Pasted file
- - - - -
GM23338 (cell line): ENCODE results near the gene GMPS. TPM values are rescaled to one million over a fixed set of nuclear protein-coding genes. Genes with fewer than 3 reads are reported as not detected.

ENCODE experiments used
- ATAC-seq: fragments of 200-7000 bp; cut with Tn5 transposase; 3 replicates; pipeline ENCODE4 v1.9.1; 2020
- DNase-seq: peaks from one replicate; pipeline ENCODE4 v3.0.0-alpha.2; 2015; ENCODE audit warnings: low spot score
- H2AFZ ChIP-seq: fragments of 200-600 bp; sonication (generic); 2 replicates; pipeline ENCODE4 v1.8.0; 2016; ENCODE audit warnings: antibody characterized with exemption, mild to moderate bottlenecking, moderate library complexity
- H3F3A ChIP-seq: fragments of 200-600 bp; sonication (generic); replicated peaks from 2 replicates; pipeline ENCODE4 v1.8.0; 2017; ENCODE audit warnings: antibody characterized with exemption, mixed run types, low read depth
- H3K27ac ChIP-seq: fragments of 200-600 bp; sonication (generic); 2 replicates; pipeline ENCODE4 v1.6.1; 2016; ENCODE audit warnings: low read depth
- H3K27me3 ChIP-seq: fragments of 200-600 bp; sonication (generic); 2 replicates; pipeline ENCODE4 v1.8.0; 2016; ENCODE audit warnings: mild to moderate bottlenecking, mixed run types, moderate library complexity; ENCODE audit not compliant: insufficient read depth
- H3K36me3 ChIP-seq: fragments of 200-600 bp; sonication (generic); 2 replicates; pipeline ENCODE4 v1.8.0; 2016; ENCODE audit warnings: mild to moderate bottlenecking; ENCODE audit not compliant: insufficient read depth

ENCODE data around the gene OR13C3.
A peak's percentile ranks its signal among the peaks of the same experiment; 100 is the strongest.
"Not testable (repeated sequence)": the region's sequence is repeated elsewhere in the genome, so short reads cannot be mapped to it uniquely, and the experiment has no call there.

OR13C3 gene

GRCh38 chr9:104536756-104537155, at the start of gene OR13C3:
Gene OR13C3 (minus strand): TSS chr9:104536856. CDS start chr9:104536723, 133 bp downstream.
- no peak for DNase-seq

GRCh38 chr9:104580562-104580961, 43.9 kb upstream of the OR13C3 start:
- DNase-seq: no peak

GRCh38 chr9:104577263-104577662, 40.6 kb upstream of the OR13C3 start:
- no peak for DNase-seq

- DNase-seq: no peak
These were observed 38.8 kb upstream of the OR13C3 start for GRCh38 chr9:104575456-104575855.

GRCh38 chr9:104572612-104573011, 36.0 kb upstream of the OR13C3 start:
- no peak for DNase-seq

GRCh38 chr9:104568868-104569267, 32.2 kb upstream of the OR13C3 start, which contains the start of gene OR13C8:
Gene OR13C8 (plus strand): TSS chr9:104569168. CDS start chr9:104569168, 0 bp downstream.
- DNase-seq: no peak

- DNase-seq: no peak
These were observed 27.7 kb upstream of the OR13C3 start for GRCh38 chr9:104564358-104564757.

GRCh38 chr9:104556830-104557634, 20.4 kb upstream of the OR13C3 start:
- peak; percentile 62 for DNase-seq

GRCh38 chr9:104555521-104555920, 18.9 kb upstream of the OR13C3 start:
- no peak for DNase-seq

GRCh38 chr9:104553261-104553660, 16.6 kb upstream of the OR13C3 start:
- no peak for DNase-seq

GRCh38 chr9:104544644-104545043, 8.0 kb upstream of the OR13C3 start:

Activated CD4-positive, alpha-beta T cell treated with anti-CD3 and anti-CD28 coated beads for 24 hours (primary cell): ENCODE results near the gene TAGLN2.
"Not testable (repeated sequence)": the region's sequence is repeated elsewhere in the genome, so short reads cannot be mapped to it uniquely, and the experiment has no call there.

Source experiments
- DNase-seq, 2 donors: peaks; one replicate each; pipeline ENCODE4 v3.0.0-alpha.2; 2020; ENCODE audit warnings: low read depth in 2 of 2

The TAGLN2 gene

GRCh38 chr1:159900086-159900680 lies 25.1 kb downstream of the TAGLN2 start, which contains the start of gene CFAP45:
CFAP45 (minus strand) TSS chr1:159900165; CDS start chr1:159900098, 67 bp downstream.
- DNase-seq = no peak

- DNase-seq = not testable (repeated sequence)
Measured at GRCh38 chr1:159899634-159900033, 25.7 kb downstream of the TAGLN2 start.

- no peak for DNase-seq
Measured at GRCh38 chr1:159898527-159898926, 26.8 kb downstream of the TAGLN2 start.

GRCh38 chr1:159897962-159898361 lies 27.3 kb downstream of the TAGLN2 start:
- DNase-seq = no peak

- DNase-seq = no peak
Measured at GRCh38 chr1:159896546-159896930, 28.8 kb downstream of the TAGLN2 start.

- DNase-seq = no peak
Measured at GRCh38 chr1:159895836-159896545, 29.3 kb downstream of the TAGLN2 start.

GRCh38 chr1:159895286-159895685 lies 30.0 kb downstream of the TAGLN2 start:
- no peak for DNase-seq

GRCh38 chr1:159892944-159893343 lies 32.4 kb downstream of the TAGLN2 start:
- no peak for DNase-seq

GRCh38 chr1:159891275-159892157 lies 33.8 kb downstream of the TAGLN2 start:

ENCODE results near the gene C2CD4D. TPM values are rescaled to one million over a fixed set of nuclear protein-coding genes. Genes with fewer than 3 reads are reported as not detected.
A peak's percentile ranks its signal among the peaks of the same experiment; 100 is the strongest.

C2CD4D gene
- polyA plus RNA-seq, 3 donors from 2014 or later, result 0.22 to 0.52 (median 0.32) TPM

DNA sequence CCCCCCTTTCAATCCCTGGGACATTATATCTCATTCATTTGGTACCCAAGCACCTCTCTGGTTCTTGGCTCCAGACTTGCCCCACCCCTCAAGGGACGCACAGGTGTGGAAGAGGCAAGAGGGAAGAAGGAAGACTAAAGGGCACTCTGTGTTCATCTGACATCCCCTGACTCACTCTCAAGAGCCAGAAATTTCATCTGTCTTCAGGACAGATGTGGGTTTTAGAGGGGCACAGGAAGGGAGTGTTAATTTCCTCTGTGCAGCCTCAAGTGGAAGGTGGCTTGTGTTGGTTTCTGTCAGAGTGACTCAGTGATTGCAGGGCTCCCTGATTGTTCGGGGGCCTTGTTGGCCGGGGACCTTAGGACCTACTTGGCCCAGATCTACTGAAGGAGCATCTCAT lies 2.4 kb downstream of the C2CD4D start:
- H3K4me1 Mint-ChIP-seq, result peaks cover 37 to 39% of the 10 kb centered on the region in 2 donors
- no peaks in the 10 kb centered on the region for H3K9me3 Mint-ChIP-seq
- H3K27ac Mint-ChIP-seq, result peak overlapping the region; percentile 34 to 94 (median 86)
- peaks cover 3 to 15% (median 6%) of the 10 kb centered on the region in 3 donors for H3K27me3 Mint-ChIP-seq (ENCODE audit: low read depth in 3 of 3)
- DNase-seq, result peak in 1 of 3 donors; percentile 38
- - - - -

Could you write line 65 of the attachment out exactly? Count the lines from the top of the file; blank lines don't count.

- H3K4me1 Mint-ChIP-seq, result peaks cover 37 to 39% of the 10 kb centered on the region in 2 donors